Fraud involving Medicare and Medicaid mental health benefits has been "a special enforcement problem that stretches back decades," according to former Department of Health and Human Services Inspector General Richard P. Kusserow. "Many healthcare fraud investigators believe mental health caregivers, such as psychiatrists and psychologists, have the worst fraud record of all medical disciplines," Kusserow wrote. That belief is largely based on numbers of prescriptions for narcotics and exploitation of patients diagnosed with mental illness or Alzheimer's disease.
One fraud hotspot is community mental health centers (CMHCs) that offer partial psychiatric hospitalization programs. In Medicaid, there's been "an explosion of fraud in community-based treatments," including billing for services not rendered, services provided by unlicensed staff or services tainted by kickbacks, according to Assistant U.S. Attorney Ted Radway.
The Medicare Strike Force made arrests for significant CMHC fraud involving programs serving about 25,000 beneficiaries, Kusserow noted. Yet just one out of nine Medicare Audit Contractors reviewed last year by the Office of Inspector General worked to thwart CMHC fraud, Kusserow noted. This finding led the agency to recommend increased controls and enforcement in this area.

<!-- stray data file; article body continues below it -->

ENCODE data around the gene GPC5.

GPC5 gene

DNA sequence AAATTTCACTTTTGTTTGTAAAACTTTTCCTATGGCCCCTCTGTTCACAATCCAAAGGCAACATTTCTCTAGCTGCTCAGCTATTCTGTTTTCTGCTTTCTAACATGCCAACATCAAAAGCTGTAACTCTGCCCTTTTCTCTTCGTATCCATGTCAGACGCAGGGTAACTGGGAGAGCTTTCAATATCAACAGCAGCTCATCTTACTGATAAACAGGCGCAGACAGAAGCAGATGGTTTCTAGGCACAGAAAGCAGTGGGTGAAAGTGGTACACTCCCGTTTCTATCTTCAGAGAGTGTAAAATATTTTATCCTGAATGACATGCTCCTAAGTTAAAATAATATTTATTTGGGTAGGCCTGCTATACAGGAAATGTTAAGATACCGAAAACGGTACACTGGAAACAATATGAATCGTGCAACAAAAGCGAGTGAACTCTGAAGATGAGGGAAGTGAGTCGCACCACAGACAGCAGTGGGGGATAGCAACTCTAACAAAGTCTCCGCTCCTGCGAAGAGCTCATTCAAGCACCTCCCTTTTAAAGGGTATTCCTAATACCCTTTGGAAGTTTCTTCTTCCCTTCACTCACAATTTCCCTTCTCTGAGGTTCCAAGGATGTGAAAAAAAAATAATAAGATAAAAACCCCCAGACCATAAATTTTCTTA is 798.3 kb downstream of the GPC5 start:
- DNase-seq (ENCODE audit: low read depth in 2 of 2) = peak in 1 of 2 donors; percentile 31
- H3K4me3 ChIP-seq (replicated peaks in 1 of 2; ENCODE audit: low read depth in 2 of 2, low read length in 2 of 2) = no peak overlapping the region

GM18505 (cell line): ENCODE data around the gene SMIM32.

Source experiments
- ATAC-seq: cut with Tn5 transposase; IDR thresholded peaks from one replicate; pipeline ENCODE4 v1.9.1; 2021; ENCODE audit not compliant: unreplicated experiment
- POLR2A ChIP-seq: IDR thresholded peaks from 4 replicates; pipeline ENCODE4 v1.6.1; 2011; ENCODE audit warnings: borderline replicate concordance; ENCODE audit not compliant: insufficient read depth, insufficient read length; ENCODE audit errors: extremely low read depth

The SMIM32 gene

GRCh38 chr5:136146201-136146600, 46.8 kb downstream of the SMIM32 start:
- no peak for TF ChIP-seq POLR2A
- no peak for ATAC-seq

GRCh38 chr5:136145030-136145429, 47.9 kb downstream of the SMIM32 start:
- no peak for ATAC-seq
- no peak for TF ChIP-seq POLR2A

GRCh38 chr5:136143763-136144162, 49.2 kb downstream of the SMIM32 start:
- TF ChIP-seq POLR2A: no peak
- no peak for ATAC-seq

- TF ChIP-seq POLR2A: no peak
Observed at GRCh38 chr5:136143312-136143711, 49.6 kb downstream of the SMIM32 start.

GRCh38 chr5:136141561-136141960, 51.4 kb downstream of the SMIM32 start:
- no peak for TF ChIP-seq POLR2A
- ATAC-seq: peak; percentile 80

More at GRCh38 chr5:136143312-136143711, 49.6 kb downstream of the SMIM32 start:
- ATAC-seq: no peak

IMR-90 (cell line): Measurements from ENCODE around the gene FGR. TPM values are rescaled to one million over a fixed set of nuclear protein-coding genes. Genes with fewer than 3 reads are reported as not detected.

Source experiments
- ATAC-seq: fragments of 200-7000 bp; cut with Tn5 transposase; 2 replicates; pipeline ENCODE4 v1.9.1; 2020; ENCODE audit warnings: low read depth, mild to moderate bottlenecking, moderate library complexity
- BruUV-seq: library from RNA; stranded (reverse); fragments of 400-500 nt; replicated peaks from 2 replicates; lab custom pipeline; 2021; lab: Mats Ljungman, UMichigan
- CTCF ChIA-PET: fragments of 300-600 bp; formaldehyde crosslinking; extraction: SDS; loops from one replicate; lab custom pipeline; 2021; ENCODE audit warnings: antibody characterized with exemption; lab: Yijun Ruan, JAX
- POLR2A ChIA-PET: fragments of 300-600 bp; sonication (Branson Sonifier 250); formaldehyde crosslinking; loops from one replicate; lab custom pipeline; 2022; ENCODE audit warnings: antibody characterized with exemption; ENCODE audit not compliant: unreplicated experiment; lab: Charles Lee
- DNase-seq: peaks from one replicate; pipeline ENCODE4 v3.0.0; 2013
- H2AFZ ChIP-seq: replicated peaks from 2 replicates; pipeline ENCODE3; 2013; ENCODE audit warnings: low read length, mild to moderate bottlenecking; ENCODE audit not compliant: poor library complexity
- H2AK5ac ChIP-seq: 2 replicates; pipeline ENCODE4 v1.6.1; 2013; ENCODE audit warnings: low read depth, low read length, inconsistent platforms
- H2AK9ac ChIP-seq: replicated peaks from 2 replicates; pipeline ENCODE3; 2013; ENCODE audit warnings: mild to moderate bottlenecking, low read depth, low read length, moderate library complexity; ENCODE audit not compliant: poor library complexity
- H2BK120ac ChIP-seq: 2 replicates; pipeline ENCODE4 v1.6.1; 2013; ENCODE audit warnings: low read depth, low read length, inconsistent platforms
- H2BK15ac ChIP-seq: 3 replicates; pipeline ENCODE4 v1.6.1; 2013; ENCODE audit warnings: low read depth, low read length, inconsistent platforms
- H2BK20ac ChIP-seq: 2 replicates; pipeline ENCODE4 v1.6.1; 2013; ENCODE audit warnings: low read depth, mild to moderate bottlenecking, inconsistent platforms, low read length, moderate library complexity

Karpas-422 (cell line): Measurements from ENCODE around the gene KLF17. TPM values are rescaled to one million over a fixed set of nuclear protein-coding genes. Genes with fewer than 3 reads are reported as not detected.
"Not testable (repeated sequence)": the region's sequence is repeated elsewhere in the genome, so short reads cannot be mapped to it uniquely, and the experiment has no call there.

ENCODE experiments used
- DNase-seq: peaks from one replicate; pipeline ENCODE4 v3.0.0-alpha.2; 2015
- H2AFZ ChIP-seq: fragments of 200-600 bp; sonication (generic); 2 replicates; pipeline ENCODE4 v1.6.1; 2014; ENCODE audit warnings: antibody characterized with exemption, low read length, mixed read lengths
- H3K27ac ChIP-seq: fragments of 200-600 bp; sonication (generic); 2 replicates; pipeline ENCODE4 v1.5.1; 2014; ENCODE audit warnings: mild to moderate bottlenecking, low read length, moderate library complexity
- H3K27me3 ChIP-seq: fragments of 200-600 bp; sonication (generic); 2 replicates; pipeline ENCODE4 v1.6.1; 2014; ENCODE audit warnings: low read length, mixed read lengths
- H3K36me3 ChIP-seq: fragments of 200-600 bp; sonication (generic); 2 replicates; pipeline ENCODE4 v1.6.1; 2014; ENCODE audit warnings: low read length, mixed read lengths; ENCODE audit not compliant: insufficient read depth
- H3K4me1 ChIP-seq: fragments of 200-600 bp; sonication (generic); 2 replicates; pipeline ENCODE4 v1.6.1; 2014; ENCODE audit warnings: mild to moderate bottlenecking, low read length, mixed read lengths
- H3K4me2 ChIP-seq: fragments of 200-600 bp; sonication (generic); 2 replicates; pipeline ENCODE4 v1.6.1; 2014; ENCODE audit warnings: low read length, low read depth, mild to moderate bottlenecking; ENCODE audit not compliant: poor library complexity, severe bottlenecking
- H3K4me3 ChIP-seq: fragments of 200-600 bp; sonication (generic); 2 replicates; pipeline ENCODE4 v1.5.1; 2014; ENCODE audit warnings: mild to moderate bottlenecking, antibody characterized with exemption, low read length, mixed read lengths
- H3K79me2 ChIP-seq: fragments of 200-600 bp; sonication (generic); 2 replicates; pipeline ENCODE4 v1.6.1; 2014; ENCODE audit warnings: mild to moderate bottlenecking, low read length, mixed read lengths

A recent case involved Louisiana psychiatrist Zahid Imran who was sent to prison for his role in a Medicare scam involving partial hospitalization services. Imran admitted patients who didn't need partial hospitalization and then recertified their appropriateness for the program to keep the Medicare reimbursement flowing. Imran's crimes were part of a $258 million fraud scheme in which 17 people were convicted, including therapists, marketers, administrators, and owners of facilities in two states. Perpetrators paid recruiters to round up patients and altered documentation to make it look like they received treatment.
Mental health fraud is more pervasive in Medicaid, Kusserow wrote, since Medicaid and the states provide more funding to this area than Medicare. Last year, for example, New Mexico investigated 15 of its largest mental healthcare providers who were suspected of cheating Medicaid out of $36 million in three years.
- read Kusserow's commentary